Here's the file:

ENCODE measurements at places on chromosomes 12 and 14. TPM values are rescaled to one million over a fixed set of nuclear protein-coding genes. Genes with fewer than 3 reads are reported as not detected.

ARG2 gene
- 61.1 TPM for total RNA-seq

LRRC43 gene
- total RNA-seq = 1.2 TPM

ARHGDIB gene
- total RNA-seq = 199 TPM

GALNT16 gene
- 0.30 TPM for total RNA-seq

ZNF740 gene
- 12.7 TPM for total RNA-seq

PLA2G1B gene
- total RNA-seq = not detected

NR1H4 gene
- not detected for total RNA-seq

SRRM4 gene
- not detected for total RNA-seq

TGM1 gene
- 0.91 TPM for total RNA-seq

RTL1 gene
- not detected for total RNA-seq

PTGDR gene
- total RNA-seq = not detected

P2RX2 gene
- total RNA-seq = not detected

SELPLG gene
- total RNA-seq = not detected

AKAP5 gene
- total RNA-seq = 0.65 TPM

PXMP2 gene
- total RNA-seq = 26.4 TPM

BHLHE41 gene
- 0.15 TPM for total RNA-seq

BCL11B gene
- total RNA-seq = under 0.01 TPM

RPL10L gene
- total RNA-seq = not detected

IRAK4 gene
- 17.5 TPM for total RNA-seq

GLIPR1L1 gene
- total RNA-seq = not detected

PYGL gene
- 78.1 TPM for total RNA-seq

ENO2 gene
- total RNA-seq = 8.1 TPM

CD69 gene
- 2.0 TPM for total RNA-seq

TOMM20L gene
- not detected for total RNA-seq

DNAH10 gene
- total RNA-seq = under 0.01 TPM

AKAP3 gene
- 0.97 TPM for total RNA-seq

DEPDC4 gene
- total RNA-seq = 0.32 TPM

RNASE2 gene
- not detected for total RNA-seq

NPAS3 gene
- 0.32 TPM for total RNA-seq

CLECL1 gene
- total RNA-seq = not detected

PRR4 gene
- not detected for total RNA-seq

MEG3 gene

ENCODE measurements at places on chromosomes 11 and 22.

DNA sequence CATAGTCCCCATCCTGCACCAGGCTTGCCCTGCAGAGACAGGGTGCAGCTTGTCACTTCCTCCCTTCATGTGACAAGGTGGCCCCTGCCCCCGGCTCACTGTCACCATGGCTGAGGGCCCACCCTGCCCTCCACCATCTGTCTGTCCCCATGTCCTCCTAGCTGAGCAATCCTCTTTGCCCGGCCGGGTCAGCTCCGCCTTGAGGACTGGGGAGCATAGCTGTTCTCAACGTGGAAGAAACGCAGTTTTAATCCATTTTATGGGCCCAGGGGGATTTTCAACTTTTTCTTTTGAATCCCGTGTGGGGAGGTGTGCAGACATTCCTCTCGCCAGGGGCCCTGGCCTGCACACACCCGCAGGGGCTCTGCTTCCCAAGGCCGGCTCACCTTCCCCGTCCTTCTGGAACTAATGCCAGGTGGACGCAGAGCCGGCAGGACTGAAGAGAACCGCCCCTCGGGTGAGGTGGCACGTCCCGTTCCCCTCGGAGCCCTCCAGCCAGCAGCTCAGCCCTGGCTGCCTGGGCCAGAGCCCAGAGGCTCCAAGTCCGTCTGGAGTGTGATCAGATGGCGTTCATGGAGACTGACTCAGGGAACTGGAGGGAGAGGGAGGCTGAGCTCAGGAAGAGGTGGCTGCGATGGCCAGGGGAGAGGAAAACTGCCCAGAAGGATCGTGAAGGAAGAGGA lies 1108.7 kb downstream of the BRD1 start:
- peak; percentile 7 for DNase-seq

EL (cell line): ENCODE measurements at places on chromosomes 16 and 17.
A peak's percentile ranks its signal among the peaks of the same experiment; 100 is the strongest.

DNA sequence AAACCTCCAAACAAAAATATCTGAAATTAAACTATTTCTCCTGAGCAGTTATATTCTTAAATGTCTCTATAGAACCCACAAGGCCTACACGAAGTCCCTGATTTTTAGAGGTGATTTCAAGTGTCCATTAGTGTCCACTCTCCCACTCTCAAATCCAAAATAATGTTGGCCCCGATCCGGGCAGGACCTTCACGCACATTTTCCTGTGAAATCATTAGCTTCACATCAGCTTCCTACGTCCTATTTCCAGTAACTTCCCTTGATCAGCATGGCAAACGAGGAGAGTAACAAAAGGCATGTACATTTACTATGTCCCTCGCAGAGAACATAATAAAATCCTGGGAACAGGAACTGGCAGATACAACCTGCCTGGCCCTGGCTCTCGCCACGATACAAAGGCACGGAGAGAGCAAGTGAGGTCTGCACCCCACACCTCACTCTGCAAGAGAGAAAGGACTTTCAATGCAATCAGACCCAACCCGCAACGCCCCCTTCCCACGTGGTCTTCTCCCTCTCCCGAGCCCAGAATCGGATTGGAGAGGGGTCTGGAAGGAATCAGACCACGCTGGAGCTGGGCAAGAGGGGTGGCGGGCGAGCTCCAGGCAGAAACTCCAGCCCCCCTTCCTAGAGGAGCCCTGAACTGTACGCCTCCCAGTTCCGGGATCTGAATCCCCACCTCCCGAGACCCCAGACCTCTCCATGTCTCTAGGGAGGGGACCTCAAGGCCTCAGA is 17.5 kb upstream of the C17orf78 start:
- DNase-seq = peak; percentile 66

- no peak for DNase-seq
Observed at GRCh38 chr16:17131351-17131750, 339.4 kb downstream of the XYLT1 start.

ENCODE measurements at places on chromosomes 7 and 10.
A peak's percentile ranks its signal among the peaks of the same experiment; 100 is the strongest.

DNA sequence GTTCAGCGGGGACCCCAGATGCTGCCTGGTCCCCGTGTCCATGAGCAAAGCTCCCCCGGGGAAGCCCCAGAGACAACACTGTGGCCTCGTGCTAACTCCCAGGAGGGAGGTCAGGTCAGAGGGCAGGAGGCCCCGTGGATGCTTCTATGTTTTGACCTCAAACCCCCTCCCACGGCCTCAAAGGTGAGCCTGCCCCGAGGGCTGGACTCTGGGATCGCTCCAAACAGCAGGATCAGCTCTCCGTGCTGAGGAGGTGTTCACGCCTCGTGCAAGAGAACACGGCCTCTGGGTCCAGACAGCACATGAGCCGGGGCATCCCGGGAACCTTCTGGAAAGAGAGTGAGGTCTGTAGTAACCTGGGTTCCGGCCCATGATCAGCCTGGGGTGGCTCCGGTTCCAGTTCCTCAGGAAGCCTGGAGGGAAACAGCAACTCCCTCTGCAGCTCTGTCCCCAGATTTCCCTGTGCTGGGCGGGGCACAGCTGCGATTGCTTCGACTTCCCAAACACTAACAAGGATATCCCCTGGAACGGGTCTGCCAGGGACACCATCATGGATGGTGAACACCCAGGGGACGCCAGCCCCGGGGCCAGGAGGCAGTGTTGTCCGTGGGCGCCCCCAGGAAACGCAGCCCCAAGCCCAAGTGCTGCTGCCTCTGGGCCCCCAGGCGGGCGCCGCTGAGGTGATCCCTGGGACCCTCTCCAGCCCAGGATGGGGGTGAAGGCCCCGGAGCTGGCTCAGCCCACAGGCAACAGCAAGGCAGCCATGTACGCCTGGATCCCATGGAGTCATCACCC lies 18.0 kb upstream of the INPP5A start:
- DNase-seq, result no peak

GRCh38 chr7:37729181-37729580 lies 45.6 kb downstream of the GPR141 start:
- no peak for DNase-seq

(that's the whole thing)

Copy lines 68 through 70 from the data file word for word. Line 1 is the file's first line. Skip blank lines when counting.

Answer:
EL (cell line): ENCODE measurements at places on chromosomes 16 and 17.
A peak's percentile ranks its signal among the peaks of the same experiment; 100 is the strongest.

DNA sequence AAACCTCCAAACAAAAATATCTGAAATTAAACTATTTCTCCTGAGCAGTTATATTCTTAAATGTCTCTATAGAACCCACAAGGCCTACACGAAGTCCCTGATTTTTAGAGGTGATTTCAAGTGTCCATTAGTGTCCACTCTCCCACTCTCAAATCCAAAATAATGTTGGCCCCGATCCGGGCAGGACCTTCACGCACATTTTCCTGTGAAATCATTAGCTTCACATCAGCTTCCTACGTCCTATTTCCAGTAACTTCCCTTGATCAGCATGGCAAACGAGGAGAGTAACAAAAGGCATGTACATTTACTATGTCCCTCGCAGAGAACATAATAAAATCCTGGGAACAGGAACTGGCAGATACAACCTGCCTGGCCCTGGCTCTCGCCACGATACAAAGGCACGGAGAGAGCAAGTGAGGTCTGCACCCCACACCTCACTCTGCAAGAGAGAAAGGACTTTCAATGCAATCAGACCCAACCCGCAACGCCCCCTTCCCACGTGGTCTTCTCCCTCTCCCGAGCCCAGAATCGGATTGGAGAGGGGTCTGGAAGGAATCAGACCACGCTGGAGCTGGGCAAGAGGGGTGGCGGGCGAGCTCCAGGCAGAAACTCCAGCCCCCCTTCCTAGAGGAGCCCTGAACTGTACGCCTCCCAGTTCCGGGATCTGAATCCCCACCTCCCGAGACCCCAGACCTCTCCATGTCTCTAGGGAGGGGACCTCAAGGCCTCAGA is 17.5 kb upstream of the C17orf78 start: